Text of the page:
News Column

Speaker Oliver Balks at Idea of O'Donnell as Dem Chief

May 13, 2013

Charles Stile

While some Democratic Party officials are beginning to warm to the idea of Hudson County Assemblyman Jason O'Donnell as the next state party chairman, Assembly Speaker Sheila Oliver of Essex County is not one of them.

Oliver, the state's second most powerful Democratic official, still remains wary of O'Donnell, who was among more than a dozen Assembly members in 2011 who backed then-Majority Leader Joe Cryan's failed attempt to oust her. Oliver beat back the insurgency and Cryan was later replaced with Lou Greenwald, a Camden County Democrat.

But for Oliver, whose legislative district includes Clifton and Montclair, the issue still rankles.

"I need to have a level of trust with the person I am working with as we launch a statewide campaign [for the Legislature]," Oliver said in an interview on Friday. "How do I know that he doesn't want to use the next six months to launch the next coup d' etat?"

O'Donnell could not be reached for comment on Friday. But Oliver's cool reaction could complicate matters for state Sen. Barbara Buono, D-Middlesex, the presumed Democratic nominee for governor. O'Donnell is apparently on a short list of Buono's candidates to run the Democratic State Committee. Middlesex County Assemblyman John Wisniewski announced last week that he was stepping down when his term ends in June.

Custom dictates that the nominee gets to choose the state party chairman for the duration of the general election contest. But some party officials privately expressed their opposition to O'Donnell when his name surfaced last month as a leading candidate. Despite the threat of internal party backlash - and Oliver's clear displeasure -- O'Donnell remains in the running.

David Turner, Buono's campaign spokesman, declined to respond directly to Oliver's comments, saying only that the party is considering a number of qualified candidates and wants to make sure that the person chosen can lead Democrats to victory in November from the governor's race down the entire ticket.

Concern over intraparty backlash prompted a group of Buono allies - mostly party leaders from Republican-leaning counties -- to take the rare step last month to publicly defend Buono's right to choose the next chairperson through a joint letter.

Buono's campaign took steps to broaden that support last week through a conference call with a larger group of county chairmen, including several from South Jersey, according to Bergen County Democratic Chairman Lou Stellato. Buono and Frank Pallone, the veteran Democratic congressman from Monmouth County, also joined the call, he said.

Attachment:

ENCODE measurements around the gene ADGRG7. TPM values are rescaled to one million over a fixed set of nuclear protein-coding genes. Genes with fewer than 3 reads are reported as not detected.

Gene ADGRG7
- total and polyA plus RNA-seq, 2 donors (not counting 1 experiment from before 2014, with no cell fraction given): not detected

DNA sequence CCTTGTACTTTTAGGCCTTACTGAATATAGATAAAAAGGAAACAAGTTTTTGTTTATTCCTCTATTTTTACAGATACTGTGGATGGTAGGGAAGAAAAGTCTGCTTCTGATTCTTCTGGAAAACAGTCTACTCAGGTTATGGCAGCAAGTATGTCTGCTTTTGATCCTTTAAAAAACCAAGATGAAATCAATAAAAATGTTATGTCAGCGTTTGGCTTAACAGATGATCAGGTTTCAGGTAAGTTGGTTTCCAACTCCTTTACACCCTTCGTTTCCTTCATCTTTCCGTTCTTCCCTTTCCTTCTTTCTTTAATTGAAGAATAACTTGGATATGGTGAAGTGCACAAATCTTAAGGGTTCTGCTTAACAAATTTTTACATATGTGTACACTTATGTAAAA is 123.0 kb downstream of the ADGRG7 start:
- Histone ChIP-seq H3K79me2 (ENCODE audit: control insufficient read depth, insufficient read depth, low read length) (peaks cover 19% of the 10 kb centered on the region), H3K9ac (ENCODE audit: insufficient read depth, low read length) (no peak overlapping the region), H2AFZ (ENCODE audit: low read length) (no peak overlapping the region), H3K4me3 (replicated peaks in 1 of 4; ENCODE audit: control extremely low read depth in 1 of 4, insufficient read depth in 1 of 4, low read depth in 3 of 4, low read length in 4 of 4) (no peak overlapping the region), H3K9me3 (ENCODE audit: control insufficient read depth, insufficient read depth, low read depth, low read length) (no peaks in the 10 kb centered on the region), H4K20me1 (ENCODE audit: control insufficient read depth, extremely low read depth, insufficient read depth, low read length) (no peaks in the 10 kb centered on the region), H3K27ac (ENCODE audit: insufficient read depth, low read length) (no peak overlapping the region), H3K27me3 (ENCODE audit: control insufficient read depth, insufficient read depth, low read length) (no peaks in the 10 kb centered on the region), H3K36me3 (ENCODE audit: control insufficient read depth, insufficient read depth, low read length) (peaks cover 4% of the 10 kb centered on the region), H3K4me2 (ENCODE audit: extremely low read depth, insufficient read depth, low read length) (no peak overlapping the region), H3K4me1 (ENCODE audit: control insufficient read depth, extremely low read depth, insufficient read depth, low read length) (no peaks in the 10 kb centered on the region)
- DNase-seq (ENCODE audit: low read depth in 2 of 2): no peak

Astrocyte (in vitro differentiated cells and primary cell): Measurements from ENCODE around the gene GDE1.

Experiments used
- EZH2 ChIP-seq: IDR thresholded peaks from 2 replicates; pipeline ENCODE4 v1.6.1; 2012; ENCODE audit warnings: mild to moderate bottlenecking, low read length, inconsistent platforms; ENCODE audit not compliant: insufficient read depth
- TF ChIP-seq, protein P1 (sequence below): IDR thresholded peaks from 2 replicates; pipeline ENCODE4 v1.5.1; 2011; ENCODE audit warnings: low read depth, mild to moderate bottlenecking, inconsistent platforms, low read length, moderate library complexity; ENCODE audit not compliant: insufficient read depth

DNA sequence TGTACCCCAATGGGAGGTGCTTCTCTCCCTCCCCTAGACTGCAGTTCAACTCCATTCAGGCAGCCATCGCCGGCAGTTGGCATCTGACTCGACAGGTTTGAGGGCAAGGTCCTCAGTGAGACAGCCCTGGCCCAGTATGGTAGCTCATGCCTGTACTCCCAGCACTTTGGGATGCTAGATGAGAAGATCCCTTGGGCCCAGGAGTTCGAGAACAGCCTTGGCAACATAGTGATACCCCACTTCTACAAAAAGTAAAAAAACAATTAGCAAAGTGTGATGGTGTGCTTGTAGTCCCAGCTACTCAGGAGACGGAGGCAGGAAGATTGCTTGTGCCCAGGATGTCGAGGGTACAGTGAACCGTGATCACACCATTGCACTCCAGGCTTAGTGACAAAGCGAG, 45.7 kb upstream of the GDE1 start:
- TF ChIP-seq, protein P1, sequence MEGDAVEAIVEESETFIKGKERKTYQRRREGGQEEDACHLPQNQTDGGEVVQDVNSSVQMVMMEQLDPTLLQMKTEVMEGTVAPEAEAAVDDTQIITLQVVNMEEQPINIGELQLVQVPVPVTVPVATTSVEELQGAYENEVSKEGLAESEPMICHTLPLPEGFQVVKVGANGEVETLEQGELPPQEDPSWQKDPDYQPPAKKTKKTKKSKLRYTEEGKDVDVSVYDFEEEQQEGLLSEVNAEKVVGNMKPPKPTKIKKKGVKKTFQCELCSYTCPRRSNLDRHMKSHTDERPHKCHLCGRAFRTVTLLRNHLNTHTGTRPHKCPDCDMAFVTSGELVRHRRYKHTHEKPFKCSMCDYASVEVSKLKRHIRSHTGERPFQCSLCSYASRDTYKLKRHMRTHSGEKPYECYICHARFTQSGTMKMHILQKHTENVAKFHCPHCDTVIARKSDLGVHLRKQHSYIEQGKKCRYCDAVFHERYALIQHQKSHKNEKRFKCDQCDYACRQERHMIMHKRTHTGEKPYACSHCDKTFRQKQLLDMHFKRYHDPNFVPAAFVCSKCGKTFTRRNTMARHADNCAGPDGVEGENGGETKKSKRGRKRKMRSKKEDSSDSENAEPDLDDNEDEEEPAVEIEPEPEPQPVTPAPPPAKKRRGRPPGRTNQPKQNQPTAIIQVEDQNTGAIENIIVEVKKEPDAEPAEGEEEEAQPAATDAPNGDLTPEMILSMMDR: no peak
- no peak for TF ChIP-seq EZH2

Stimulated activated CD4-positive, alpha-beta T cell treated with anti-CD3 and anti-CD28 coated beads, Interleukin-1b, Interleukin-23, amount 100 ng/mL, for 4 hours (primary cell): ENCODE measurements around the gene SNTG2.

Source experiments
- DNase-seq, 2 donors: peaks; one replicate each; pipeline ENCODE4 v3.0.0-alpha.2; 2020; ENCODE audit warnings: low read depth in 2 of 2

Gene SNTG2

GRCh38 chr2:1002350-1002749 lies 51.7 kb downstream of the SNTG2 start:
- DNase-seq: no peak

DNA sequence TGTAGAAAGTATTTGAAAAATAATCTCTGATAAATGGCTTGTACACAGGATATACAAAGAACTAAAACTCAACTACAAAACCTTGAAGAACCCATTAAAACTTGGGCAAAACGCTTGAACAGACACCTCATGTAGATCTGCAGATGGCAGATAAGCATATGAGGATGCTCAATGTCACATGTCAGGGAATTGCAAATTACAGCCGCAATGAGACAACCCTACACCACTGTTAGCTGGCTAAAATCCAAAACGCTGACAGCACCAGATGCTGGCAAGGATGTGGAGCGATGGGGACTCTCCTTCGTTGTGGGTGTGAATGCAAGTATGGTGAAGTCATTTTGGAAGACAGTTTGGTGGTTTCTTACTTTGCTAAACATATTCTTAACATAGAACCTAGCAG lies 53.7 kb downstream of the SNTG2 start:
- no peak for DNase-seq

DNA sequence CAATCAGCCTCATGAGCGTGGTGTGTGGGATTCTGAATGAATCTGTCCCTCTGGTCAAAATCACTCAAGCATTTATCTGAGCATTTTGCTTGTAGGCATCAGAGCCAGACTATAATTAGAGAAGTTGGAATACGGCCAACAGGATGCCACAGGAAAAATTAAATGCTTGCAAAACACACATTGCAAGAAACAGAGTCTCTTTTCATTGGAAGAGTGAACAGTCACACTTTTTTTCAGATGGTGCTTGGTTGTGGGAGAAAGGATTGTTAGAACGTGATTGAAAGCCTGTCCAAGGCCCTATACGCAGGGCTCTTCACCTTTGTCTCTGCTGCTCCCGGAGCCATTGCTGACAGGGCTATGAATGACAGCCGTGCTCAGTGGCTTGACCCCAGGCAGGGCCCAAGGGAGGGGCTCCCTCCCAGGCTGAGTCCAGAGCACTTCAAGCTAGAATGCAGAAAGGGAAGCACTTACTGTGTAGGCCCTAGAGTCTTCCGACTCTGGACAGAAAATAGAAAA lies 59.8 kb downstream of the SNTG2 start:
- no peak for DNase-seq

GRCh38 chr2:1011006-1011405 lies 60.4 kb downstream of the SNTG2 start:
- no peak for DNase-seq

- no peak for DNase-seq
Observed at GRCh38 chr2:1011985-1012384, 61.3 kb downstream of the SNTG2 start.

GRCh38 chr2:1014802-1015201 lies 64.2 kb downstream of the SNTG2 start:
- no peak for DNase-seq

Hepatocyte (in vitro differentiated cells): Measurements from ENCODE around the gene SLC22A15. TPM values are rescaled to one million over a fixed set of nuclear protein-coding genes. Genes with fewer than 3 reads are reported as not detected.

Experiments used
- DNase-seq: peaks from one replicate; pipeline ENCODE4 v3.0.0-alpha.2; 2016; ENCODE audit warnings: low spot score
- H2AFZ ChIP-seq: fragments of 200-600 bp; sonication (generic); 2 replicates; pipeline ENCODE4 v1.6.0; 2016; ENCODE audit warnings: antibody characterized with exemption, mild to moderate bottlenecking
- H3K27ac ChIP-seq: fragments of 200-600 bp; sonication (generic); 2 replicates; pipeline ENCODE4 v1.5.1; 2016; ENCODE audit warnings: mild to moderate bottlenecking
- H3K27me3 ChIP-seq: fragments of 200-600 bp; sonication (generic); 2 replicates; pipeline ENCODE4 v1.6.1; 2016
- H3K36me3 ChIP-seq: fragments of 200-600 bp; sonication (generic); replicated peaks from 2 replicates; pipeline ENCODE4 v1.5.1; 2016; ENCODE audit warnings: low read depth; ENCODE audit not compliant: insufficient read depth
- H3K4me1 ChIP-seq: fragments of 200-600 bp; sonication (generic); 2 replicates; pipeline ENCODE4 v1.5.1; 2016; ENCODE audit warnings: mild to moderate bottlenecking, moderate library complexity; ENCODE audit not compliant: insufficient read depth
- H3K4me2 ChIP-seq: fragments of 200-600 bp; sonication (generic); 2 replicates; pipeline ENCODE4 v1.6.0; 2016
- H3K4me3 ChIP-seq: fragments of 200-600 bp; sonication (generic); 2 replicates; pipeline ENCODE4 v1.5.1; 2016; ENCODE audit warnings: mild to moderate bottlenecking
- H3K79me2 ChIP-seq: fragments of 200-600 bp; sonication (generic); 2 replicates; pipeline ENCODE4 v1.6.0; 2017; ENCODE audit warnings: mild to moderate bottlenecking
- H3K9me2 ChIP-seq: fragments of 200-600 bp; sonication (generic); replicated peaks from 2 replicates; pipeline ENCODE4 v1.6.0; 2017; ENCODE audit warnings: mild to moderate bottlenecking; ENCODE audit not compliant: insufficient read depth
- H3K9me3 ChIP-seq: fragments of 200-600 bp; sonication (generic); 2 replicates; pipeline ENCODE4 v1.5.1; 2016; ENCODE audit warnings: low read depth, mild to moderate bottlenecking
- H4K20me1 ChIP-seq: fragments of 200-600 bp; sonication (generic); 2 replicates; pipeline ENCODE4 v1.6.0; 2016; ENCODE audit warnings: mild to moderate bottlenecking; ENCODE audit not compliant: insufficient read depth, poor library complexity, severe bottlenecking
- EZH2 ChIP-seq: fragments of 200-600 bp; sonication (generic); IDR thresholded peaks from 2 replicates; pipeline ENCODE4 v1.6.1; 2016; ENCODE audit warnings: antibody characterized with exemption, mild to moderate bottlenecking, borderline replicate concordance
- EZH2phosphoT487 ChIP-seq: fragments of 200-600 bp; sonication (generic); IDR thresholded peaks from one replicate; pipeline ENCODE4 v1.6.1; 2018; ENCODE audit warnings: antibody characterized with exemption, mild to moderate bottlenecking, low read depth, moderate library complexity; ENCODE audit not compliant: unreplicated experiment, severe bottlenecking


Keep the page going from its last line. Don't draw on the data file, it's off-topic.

O'Donnell, meanwhile, waged his own mini-campaign last week to drum up support, winning conditional endorsements from Passaic County Chairman John Currie and Stellato. Both said they would support O'Donnell if Buono decides to name him to the post.

"I said to him, the assumed standard-bearer of the party has the right to pick the state chair,'' said Stellato, who met on Thursday with O'Donnell. "If that's her choice, then I have no problem with that."

But O'Donnell apparently has plenty of work to do. Phil Thigpen, chairman of the Democratic stronghold of Essex County, which delivered a 73,000-vote plurality for former Gov. Jon S. Corzine's loss to Christie in 2009, says he is opposed to O'Donnell because his role in the failed coup. But he said he would be willing to hear O'Donnell make his pitch for the job.

"I'd at least listen," Thigpen said, but added, "I don't know if I would be amenable" to supporting him.

The 2011 revolt stemmed from Oliver's decision to advance legislation forcing public employees to pay more for their health and pension benefits. The bill was later signed into law by Governor Christie, who cited it as an example of his success in brokering bipartisan deals with the Democratic-controlled Legislature.

Oliver's move infuriated rank-and-file Assembly Democrats, who saw it as a betrayal of public employee unions, a core Democratic constituency. Some of those lawmakers, including Cryan, are actively involved in Buono's campaign.

But Buono has also remained at odds with South Jersey Democratic leader George Norcross and Essex County Executive Joe DiVincenzo, the party power brokers who engineered Oliver's ascendancy in a deal that also installed Stephen Sweeney of Gloucester County as Senate president.

Oliver, who warmly endorsed Buono at a rally last month, did not rule out the possibility of supporting O'Donnell, but she said she would wait to see whether he will be able to solidify widespread support among the 21 county chairmen. And that's assuming that he eventually does emerge as Buono's choice. "It depends upon how it would shake out," she said.

Oliver also warned that the Buono campaign runs the risk of losing party enthusiasm for her candidacy if she fails to choose a state chairman who enjoys widespread support.

"If I were in her shoes, I would be concerned," Oliver said.

(c) 2013 Record, The; Bergen County, N.J.. Provided by ProQuest LLC. All rights Reserved.

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Source: Copyright Record, The; Bergen County, N.J. 2013

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